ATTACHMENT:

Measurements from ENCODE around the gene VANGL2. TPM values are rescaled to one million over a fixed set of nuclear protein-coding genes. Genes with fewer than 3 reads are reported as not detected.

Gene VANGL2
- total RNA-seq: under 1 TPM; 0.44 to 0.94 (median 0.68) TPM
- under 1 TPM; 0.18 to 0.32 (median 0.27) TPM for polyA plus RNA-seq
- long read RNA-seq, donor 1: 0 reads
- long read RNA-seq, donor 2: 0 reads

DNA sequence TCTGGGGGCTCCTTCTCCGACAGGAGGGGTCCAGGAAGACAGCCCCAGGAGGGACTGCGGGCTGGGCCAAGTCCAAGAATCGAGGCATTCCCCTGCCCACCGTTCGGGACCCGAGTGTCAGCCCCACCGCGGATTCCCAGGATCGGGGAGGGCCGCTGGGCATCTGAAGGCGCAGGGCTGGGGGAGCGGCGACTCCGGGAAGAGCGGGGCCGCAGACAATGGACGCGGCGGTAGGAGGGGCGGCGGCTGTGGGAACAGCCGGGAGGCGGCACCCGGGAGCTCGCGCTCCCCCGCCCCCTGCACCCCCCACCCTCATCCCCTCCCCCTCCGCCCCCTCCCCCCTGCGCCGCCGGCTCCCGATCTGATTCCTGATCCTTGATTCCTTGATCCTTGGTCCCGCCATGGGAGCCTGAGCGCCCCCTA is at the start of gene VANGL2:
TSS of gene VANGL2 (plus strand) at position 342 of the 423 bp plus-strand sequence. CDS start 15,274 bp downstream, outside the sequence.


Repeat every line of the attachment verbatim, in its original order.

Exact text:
Measurements from ENCODE around the gene VANGL2. TPM values are rescaled to one million over a fixed set of nuclear protein-coding genes. Genes with fewer than 3 reads are reported as not detected.

Gene VANGL2
- total RNA-seq: under 1 TPM; 0.44 to 0.94 (median 0.68) TPM
- under 1 TPM; 0.18 to 0.32 (median 0.27) TPM for polyA plus RNA-seq
- long read RNA-seq, donor 1: 0 reads
- long read RNA-seq, donor 2: 0 reads

DNA sequence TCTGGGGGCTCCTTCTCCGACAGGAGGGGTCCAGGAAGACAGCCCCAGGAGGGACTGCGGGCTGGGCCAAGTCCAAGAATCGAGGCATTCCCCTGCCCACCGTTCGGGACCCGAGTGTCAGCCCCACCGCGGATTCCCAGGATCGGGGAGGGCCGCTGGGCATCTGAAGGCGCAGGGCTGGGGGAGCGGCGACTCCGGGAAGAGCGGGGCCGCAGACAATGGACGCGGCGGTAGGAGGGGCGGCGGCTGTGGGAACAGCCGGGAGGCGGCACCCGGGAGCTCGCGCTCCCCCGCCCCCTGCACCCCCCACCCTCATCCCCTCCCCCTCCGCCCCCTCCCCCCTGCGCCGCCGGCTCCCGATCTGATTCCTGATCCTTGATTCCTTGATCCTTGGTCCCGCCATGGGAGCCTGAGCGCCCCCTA is at the start of gene VANGL2:
TSS of gene VANGL2 (plus strand) at position 342 of the 423 bp plus-strand sequence. CDS start 15,274 bp downstream, outside the sequence.